Carrots do not need much warmth to start germinating and begin to grow, but it is still too early to sow into the vegetable beds. Even though they have been covered with black weed fabric, which will help the soil to warm more quickly, it will be a while yet before the soil is suitable for direct sowing. Seed sown too early into cold wet soil is likely to rot before it can germinate and grow away, and even where they do germinate, later sowings made when conditions are improved will typically perform better. Neither can carrots be started sensibly in, say, seed trays or modules, as they form their all important tap root soon after germination. Carrots are not, therefore, a crop to be transplanted.
If a little extra warmth can be offered, from a greenhouse, polytunnel, cold frame, or perhaps even a cloche, then an early sowing may be attempted and mid February is perhaps a good time to consider it. Our greenhouse has soil beds but they are much too rich for carrots due to the abundance of horse compost that we add each year. Carrots need a light textured soil that is lower in nutrients and particularly low in nitrogen. For this reason, we started these seeds in pots.
We are using the same 15 litre pots in which we start our earliest planting of first early potatoes. This is about the same size as a builder’s bucket, perhaps a little larger, and is, I think, a reasonable size for carrots. The potting mix for carrots is ideally light in texture and free draining. A mixture of equal parts sand and organic compost is likely to be well suited. In our case we had available a locally produced organic multipurpose compost that was a blend of around 30% top soil and 70% composted green waste. The mixture is reasonably fine, though with the usual twiggy bits one might expect to find. We sieved it before use to remove the larger pieces but otherwise it has a pleasant texture. As it has some top soil in the blend we used two parts of this compost to one of sand.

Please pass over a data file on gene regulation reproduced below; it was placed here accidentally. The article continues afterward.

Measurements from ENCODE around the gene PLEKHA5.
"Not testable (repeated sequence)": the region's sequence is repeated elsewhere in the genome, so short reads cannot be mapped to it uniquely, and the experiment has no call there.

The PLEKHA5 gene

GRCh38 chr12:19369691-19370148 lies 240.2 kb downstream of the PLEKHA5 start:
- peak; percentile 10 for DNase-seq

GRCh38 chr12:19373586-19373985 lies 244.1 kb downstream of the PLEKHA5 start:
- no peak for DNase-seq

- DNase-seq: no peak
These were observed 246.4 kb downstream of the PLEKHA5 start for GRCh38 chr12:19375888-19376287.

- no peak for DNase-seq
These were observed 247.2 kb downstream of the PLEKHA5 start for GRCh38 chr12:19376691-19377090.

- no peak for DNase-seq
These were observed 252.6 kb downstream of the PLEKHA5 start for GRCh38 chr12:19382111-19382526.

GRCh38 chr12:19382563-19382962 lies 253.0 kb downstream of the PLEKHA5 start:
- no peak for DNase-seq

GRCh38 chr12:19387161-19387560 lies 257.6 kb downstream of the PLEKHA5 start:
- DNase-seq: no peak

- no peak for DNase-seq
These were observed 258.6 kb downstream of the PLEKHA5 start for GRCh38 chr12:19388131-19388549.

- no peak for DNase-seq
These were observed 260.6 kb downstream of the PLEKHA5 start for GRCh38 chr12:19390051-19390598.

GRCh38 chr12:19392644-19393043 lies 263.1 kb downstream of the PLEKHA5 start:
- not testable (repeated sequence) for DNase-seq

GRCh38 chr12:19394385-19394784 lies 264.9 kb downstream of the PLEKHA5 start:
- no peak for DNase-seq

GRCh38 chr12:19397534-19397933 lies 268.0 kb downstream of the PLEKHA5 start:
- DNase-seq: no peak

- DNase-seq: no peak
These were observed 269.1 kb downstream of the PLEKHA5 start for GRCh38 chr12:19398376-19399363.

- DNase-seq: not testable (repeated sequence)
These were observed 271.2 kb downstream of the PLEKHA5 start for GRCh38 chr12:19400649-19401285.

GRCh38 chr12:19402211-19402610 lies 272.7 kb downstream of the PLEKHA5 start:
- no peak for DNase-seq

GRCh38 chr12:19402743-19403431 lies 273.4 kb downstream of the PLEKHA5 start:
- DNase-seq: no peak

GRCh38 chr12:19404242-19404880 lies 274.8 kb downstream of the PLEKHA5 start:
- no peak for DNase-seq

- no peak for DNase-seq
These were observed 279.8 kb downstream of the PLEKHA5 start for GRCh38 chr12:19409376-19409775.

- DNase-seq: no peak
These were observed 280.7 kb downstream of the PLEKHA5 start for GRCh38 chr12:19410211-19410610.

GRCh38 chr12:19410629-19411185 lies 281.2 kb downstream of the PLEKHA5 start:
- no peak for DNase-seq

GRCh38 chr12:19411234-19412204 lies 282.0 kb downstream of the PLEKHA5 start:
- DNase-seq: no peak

After some consideration I decided not to add further feed. I could have added a little fish, blood, and bone and perhaps a little extra bone meal, but it is important not to provide an overly rich environment for carrots and, in particular, not too much nitrogen which would result in poor quality roots. So, a little balanced feed or one low in nitrogen could be used if needed but may not be necessary depending on the compost blend being used.
For an early sowing in pots we wanted varieties that would be fairly quick to mature and give nice young roots. We chose Chantenay (from Seeds of Italy) and Amsterdam Forcing (from Premier Seeds Direct) and sowed two pots of each.
Germination of carrot seed can be a little patchy and fresh seed is ideal. They can either be station sown with two or three seeds per station, spaced an inch or two apart, or then seed can be simply broadcast across the surface of the compost. We elected to do the latter and will probably have to thin a little to leave an inch or so between seedlings. We covered the seeds with vermiculite, which should help keep them suitably moist, though a fine sprinkling of compost would also serve.
The pots have been placed in our greenhouse, near to the south facing wall where they will have most protection. It is an unheated space, but conditions should be suitable for much of the time, and if another harsh cold period is expected a little extra protection may be offered with some fleece. Germination may take a week or two, then we can thin the seedlings a week or two after that when they are large enough to handle. For now, it is just a case of keeping the compost moist and being patient.
Our later sowings will be in the vegetable beds, but if suitable soil cannot be provided for carrots then a succession of pots could be sown – say, one or two every two or three weeks – from around mid February though to the middle of summer to provide a succession of harvests.